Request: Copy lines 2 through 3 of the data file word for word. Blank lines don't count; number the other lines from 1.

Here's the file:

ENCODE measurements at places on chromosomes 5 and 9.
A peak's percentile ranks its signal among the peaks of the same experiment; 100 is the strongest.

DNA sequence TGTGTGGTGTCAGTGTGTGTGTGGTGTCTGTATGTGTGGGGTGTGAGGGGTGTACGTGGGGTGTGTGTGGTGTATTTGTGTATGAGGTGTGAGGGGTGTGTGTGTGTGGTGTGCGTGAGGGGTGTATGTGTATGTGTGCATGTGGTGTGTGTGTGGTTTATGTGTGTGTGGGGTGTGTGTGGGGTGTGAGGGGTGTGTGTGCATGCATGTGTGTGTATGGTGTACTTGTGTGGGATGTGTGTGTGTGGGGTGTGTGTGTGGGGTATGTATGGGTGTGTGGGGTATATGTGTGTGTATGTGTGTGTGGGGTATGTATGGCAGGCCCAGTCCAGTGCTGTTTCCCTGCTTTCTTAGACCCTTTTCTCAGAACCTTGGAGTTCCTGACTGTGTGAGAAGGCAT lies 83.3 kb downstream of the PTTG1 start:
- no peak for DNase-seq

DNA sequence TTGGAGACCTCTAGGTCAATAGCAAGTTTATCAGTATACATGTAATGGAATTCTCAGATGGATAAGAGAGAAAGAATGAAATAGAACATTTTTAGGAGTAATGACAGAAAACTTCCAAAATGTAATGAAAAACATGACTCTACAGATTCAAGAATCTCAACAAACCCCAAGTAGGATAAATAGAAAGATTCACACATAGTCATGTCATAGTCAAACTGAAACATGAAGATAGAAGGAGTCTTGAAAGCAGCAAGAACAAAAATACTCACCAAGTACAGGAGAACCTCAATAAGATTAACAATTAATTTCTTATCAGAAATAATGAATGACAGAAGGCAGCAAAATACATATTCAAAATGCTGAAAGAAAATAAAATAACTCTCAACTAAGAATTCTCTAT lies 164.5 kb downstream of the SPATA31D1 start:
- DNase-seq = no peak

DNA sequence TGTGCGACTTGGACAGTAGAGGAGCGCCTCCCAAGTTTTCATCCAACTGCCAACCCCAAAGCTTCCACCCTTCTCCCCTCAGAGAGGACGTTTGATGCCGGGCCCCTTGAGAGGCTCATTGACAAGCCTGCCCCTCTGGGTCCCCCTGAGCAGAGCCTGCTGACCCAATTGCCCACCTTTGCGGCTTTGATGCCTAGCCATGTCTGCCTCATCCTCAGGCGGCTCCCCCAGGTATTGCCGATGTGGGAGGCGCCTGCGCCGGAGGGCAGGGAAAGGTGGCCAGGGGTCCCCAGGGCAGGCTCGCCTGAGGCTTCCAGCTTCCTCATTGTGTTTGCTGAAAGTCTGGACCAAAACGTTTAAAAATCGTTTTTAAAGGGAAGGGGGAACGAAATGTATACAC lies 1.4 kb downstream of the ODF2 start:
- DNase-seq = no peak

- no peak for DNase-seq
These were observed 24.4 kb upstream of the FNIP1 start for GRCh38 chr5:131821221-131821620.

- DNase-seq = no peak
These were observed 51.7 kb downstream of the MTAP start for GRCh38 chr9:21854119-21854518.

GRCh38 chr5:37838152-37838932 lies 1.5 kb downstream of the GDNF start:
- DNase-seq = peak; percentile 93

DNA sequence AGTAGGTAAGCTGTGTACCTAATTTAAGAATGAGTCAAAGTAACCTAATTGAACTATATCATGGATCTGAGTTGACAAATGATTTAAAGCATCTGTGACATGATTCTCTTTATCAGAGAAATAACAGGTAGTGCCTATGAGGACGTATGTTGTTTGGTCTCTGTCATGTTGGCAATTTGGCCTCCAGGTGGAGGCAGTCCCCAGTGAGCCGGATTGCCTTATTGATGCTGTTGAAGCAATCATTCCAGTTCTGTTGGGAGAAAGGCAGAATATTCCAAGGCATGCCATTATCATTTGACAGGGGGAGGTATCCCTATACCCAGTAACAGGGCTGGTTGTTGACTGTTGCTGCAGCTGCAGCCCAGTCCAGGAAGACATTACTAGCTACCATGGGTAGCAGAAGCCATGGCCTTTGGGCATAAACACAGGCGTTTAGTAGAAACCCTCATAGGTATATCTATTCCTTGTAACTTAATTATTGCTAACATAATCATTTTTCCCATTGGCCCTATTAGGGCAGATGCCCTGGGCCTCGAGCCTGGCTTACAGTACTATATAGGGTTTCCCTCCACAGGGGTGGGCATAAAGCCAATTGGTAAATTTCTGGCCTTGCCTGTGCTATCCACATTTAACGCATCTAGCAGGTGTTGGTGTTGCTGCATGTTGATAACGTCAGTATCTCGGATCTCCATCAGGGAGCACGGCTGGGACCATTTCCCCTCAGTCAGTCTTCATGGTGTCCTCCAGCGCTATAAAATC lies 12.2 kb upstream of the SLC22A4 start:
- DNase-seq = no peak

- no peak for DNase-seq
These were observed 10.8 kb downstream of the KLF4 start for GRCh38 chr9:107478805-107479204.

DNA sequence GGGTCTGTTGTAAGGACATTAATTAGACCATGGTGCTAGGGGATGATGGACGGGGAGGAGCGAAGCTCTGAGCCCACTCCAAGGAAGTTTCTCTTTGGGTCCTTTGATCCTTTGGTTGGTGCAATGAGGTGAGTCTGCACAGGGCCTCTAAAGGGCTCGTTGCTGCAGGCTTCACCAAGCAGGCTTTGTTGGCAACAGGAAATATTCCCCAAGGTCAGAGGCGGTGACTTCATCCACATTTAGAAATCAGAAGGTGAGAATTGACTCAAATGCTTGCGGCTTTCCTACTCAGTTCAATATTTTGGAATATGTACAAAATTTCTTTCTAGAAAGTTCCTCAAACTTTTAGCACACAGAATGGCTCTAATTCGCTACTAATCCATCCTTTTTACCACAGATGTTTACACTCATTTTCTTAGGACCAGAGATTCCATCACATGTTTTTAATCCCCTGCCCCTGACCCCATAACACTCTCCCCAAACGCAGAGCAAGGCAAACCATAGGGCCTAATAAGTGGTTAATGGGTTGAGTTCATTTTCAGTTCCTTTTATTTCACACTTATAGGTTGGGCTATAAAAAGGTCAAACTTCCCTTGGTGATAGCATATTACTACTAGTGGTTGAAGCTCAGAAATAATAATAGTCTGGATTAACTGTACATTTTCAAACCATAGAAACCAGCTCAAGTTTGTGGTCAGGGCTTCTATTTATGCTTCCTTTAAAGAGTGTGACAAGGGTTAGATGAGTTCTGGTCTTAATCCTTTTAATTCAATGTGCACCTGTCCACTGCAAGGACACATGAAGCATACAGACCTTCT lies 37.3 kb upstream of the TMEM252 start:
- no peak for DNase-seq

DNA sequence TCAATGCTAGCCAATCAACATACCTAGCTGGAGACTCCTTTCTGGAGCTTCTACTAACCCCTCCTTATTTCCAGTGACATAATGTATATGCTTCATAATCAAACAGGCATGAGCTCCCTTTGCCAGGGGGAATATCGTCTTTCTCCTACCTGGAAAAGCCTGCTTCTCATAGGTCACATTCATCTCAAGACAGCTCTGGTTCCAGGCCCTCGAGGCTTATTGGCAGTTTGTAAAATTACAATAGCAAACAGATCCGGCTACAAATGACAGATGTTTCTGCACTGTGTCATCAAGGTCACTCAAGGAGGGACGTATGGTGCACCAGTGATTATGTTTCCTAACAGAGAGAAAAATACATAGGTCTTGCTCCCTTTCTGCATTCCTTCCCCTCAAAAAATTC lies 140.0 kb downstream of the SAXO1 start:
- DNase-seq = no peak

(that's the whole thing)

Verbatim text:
A peak's percentile ranks its signal among the peaks of the same experiment; 100 is the strongest.

DNA sequence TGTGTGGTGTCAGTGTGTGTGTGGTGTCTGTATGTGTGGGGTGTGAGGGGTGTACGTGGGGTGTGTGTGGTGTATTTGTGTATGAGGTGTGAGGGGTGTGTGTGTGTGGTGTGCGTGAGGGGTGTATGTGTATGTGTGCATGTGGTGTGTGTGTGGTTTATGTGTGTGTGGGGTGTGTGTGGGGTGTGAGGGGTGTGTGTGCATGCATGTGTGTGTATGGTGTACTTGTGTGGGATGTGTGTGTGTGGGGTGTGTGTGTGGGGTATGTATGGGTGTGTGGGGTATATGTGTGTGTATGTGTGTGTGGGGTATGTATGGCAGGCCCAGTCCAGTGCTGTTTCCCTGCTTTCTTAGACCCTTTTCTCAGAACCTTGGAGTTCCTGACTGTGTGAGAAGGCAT lies 83.3 kb downstream of the PTTG1 start: